Kid Gloves – A CHRO’s Guide To Managing Layoffs
Managing layoffs is a challenge for HR leaders. This article sheds light on how to make this function hassle-free.
Asking an employee to leave, no matter how critical, is the hardest thing a manager has to do. While it’s necessary to weed out underperformers, however, what remains is the risk of a negative effect on employee morale, significant downside to further attrition and a threat of a PR disaster!
Every CHRO, on the other hand, recognizes it as a necessary evil. It’s a matter of survival and excellence, after all, and compromises aren’t the way to go. Here’s a quick checklist for HR leaders for making this sensitive function hassle-free:
Preparation – Prior to the event of the actual announcement, get your numbers, facts, rationale and every iota of reasoning well-rehearsed. Remember, you cannot, simply cannot afford a vague answer at this stage with an employee.
Announcement – For the meeting, it is always helpful to have a legal counsel present. Be soft-spoken, have the logistics in place, be empathetic, try to provide a severance if the company policy allows for it. Listen carefully, without divulging more than you had planned for.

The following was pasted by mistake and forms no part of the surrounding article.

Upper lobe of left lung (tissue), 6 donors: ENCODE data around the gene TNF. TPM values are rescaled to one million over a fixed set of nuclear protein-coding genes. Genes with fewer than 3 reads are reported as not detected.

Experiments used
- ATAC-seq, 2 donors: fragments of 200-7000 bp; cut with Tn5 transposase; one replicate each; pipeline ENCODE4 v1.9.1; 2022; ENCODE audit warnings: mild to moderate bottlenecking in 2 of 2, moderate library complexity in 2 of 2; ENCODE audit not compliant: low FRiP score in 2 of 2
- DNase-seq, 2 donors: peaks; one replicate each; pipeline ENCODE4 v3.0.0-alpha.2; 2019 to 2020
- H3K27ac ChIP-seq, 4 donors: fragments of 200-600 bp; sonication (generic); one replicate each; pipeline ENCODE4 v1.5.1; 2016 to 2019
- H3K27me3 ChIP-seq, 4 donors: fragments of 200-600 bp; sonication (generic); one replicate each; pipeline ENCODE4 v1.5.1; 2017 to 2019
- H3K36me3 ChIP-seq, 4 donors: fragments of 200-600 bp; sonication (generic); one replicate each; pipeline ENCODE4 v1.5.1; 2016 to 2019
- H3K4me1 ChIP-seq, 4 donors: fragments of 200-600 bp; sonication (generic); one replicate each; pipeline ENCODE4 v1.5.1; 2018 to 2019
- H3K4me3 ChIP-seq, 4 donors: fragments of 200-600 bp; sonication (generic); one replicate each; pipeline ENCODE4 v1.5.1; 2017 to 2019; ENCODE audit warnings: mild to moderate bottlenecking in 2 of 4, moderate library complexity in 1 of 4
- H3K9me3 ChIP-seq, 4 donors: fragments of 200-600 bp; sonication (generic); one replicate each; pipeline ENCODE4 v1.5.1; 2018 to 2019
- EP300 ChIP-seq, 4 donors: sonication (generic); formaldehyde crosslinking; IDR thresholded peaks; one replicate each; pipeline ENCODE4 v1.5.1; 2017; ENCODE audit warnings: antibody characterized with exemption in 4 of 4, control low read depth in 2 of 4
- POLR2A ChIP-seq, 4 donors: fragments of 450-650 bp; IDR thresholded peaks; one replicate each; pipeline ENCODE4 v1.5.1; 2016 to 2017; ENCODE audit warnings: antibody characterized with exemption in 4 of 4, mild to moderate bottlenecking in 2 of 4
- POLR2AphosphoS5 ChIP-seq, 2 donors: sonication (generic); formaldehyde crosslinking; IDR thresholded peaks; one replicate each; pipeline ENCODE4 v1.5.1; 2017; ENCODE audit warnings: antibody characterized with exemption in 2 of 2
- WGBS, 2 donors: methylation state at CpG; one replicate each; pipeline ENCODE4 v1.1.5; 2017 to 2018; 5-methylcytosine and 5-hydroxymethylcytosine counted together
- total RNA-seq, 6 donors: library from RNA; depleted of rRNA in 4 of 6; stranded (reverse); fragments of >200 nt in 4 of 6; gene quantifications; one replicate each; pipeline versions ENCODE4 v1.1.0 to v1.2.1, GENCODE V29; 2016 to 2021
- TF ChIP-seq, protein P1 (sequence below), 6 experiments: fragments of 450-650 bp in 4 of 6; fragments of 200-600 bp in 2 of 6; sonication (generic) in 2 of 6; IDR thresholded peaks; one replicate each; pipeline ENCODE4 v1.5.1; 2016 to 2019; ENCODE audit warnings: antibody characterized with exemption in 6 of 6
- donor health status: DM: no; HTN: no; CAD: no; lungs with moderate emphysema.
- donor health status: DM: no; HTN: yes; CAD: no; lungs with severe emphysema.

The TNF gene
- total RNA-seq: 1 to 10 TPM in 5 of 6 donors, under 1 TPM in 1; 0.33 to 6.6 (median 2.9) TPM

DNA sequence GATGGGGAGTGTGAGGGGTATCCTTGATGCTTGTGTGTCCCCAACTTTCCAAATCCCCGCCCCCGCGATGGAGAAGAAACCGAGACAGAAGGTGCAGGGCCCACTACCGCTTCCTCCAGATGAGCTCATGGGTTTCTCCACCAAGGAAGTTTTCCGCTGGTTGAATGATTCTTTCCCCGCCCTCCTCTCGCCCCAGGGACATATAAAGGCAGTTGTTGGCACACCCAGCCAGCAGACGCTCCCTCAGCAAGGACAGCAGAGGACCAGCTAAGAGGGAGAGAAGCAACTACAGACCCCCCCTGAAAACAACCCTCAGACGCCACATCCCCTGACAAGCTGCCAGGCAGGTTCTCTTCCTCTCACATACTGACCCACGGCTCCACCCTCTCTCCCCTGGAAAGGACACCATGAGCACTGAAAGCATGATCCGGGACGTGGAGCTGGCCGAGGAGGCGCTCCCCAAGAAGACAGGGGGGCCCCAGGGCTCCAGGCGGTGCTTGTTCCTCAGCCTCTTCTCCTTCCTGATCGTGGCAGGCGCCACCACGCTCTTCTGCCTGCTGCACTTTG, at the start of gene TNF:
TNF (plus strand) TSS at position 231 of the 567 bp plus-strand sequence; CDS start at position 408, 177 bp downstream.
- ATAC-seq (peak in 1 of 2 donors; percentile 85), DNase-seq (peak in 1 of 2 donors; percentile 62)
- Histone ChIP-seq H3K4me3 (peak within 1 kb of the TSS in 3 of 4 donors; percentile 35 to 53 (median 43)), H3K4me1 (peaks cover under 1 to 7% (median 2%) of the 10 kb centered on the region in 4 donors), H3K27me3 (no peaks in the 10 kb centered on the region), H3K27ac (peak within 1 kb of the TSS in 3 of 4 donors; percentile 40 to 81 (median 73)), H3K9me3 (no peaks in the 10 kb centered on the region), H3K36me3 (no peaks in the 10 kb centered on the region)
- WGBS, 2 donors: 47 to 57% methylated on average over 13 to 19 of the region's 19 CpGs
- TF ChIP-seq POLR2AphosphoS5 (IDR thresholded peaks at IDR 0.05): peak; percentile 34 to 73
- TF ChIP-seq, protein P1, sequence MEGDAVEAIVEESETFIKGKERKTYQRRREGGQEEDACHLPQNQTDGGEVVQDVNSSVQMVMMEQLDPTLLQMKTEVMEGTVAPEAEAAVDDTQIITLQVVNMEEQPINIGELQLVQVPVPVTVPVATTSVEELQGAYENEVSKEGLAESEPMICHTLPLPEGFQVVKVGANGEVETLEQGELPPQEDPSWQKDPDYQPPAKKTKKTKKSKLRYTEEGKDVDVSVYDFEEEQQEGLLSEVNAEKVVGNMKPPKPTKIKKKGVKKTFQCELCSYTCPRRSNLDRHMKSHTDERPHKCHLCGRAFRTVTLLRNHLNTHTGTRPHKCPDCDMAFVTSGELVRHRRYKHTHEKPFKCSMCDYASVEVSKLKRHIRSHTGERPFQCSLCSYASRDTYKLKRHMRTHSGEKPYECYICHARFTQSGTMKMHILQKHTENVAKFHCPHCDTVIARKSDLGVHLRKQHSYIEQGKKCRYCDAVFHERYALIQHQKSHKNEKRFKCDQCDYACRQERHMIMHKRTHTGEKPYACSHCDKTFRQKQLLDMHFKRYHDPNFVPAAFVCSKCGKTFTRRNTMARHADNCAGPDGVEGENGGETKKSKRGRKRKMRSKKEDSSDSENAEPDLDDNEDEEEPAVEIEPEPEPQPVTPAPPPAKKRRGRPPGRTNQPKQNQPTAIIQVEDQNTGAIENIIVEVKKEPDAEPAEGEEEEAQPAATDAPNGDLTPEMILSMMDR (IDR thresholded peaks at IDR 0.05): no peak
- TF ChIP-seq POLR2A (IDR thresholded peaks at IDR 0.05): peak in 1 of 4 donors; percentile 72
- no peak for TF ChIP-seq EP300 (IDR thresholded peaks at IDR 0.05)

Post-Event Communication – Outplacement is the way to go. Ensure that the message of a “transition” is conveyed instead of that of a termination. Regular follow-ups minimize the risk of a toxic external word-of-mouth. Also, schedule regularized meetings with a placement consultant or even your HR associate.
The Essential Normalization – DO NOT let the rumors spread, and if you must, encourage performance-oriented work culture within the organization. Counseling and meetings with the laid-off employee’s close friends and colleagues are to be scheduled on top priority. This also includes those he/she may be in contact with after termination.